Autonomy And Nonmaleficence In Health Care

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Autonomy and Nonmaleficence are both important ethical concepts in healthcare. In this paper, I will discuss how Beachamp and Childress, authors of Biomedical Ethics, define these concepts. I will also discuss some possible controversies that can arise according to their definition, as well as state which concept I feel is most important in healthcare. Next, I will cover one aspect of the concept that I think should be changed and one that I think should stay the same. Finally, I will state to what degree that I am satisfied with the authors’ definition of the concept that I have deemed to be of higher importance in the healthcare setting. Beauchamp and Childress define autonomy as, “…acts freely in accordance with a self-chosen plan without …show more content…
What else can I add here? A controversy that can arise in regards to autonomy is in the instance that a patient exercises autonomy in a way that is compromising to their health. For example, one way that this situation could occur in the real world is involving treatment of life-threatening diseases such as cancer and HIV. If a patient chooses not to receive the treatment that they desperately need, they will die. However, they were exercising their right to autonomy when they chose not to receive treatment. The decision not to receive the necessary treatment was detrimental to their health. A controversy that can arise in regards to autonomy can occur if a patient exercises autonomy in a way that is compromising to their health. For example, if a cancer patient chooses not to receive the treatment that they desperately need, they will die. However, they were exercising their right to autonomy when they chose not to receive treatment. The decision not to receive the necessary treatment was detrimental to their …show more content…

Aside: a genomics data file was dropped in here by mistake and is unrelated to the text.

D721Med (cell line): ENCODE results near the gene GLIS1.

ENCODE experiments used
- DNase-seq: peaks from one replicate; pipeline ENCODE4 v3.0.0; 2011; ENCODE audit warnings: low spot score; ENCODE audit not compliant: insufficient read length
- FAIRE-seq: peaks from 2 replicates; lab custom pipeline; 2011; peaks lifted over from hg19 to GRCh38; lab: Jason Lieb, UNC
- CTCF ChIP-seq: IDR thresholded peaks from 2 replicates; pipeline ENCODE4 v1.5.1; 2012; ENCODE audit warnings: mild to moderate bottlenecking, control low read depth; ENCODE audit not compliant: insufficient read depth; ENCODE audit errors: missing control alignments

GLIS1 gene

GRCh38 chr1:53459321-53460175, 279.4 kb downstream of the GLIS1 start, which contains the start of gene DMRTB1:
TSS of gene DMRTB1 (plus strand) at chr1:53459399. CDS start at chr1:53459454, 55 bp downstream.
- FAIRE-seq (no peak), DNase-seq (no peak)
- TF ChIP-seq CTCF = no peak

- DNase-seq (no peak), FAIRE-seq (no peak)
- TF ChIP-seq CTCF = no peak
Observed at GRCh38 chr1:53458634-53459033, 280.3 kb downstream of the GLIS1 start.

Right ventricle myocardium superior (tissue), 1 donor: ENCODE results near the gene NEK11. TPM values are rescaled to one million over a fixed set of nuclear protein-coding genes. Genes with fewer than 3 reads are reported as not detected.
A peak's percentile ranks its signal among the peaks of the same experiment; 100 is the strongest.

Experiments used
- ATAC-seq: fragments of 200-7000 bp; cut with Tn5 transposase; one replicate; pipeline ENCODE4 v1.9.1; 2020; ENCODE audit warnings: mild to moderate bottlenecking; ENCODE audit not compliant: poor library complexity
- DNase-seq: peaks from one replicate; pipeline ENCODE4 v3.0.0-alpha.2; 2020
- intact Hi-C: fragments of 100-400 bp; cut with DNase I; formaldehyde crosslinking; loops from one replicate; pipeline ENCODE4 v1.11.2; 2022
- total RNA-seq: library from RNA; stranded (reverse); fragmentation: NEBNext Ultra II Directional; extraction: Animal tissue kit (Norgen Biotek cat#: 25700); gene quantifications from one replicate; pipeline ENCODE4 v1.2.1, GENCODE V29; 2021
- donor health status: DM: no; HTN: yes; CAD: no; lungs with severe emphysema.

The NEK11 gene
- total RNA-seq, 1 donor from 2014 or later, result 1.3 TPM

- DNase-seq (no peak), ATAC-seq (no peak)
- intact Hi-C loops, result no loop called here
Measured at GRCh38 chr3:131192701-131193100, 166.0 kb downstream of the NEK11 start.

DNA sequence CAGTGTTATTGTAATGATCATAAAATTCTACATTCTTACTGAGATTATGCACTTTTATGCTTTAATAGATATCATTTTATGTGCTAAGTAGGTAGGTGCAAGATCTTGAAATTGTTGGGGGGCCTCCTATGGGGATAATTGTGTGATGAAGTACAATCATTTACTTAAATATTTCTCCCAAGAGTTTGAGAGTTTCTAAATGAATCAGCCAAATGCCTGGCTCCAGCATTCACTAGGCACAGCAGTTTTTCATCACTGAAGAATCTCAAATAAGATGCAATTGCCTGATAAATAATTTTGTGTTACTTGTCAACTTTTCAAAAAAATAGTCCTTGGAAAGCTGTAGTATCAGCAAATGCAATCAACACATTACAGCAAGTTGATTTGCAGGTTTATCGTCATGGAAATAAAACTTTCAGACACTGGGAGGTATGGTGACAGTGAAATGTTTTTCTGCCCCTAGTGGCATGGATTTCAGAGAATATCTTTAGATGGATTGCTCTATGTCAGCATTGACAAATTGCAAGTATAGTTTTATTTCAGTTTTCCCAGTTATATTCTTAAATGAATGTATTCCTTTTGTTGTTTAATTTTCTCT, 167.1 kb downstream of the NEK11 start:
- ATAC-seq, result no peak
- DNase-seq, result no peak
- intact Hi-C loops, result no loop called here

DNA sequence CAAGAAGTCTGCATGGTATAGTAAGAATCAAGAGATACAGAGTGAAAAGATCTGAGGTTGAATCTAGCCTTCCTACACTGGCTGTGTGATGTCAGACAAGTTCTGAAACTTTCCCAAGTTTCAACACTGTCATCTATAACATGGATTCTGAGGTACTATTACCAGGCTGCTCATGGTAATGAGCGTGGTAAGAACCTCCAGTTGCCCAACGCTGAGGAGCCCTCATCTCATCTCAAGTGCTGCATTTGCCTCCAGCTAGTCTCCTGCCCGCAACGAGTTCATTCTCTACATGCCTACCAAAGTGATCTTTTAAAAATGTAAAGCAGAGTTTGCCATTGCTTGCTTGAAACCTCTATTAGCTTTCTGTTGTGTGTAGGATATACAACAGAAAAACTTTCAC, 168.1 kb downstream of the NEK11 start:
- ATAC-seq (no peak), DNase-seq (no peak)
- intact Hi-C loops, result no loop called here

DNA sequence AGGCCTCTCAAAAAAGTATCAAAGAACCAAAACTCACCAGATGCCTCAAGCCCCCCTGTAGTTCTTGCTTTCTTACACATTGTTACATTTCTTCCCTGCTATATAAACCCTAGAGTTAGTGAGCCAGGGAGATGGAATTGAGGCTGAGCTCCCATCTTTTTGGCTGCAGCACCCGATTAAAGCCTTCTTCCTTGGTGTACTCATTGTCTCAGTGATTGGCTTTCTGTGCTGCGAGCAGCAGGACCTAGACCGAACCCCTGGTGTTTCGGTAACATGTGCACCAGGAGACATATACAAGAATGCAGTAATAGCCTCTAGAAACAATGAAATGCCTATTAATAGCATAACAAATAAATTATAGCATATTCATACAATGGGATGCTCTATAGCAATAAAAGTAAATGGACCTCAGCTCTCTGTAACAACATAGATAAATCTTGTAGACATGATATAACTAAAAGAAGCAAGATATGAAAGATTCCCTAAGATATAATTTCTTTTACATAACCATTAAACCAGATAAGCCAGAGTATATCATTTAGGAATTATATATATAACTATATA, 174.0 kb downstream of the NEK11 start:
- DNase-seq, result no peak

The patient’s body is ultimately at stake in the medical/healthcare setting- not the doctors’, nurses’ or other healthcare professionals. Regardless of whether a procedure is harmful to the patient or not, a patient must have a choice as to whether or not the procedure is performed. If a patient does not have the right to choose whether or not they even want to proceed to begin with, then the risks and benefits of the procedure will not even have to be discussed any further because the patient cannot explicitly express their permission for the procedure to be

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